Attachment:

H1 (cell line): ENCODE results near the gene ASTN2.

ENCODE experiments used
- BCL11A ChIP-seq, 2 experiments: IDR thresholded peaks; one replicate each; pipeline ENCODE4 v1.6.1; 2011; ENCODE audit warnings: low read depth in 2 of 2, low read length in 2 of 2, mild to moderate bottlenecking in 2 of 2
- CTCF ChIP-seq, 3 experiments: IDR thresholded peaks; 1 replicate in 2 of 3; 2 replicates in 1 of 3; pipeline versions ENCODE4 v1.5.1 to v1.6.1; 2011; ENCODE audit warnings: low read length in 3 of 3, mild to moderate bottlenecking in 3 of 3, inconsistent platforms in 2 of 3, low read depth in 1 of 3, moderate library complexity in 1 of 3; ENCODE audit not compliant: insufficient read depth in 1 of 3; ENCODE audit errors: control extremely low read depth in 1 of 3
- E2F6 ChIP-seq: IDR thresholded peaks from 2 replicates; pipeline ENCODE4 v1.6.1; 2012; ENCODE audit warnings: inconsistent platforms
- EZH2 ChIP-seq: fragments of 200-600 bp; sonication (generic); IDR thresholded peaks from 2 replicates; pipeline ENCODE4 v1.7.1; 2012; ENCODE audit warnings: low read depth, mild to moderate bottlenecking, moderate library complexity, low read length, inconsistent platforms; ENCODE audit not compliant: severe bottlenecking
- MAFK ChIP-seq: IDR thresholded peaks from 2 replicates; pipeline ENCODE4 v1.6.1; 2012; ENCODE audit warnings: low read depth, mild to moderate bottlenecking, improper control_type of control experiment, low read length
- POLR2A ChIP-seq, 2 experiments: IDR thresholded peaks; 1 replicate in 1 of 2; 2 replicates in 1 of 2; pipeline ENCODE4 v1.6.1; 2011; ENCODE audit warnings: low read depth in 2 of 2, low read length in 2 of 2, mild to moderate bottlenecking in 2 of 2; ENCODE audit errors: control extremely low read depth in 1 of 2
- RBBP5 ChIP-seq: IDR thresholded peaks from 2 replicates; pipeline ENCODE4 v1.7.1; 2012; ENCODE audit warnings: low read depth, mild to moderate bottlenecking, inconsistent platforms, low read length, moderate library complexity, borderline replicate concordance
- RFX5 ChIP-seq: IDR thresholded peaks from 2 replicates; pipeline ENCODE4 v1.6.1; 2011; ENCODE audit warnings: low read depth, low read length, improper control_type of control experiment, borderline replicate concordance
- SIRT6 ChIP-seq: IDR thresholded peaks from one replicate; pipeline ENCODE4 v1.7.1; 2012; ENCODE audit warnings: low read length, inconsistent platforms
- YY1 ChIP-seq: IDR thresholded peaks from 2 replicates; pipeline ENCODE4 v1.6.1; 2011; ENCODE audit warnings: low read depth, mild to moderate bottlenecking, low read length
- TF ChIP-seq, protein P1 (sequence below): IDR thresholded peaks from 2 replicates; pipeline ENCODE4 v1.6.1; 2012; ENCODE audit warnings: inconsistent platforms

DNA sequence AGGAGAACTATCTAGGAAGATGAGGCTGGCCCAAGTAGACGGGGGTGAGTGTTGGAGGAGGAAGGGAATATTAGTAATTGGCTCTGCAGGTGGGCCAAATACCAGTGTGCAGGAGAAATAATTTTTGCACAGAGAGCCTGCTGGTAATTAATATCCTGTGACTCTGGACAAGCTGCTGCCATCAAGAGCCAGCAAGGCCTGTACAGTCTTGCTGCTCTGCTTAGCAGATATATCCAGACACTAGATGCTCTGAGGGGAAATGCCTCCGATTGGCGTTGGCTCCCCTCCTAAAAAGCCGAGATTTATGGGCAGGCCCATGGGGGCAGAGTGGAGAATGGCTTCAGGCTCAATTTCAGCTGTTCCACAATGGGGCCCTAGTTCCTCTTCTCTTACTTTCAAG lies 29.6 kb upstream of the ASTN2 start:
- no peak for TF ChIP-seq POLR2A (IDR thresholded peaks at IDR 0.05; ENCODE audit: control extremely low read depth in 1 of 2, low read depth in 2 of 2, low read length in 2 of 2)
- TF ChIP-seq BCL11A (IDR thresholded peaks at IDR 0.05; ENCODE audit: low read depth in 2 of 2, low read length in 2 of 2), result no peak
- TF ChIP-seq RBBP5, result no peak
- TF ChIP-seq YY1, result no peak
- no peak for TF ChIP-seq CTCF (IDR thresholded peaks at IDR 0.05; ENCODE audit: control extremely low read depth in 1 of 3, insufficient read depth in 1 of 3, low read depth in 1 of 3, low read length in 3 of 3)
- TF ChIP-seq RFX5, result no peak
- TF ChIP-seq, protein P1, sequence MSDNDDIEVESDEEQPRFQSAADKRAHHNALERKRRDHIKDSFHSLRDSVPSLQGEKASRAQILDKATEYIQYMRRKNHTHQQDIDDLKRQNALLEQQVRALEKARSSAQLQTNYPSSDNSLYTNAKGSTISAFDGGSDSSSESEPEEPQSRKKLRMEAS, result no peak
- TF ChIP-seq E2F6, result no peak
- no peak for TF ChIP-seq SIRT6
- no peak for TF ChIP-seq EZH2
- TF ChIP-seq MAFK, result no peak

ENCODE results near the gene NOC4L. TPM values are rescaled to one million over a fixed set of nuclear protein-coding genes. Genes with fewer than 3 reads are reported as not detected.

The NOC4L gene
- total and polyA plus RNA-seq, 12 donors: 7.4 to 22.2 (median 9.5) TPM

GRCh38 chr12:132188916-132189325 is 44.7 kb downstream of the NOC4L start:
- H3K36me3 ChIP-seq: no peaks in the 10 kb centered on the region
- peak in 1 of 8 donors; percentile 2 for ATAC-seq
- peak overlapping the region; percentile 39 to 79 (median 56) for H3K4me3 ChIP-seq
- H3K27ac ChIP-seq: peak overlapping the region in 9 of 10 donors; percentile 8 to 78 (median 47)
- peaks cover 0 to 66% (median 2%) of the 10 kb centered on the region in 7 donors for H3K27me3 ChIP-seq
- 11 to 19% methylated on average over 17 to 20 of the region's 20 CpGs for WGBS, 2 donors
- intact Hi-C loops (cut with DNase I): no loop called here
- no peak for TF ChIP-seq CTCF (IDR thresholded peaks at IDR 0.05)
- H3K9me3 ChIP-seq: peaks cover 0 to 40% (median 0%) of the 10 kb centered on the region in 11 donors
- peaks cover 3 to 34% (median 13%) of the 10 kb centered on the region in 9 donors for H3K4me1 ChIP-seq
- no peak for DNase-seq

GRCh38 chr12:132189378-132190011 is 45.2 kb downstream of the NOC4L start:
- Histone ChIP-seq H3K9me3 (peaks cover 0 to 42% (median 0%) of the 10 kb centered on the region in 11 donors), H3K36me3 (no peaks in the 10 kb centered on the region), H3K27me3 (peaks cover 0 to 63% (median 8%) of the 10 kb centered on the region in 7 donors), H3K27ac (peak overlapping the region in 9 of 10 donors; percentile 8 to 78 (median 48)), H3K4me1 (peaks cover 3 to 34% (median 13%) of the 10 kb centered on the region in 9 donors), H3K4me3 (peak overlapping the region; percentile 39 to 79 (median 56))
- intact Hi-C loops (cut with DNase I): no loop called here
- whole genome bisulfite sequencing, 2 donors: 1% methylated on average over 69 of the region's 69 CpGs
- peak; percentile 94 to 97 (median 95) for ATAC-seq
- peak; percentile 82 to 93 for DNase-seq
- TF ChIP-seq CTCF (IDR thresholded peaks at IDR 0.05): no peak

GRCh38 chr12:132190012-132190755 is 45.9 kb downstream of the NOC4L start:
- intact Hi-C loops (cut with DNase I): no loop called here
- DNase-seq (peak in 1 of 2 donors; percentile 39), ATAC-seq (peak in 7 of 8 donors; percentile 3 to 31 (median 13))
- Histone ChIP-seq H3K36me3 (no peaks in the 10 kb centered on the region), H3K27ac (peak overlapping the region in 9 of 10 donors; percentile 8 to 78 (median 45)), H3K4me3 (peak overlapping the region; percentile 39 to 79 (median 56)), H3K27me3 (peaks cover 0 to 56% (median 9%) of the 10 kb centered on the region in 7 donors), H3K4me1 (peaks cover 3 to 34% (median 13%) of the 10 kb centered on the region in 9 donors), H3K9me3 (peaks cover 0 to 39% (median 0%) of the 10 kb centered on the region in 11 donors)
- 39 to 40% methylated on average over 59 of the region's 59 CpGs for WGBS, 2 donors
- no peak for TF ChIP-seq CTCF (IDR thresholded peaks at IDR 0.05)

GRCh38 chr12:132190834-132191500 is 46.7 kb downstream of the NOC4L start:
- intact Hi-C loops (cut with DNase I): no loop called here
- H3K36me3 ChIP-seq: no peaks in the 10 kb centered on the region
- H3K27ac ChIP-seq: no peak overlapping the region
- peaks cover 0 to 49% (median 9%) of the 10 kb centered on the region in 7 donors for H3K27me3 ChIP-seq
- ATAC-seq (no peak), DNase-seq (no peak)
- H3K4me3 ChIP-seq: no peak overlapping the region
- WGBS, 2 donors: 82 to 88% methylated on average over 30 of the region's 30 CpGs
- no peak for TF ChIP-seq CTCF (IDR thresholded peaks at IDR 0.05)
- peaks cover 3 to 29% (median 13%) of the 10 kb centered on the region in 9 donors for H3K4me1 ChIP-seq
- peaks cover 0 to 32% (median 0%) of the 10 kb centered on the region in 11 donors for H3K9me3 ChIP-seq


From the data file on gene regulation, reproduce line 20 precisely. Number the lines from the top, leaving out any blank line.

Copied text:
- TF ChIP-seq RFX5, result no peak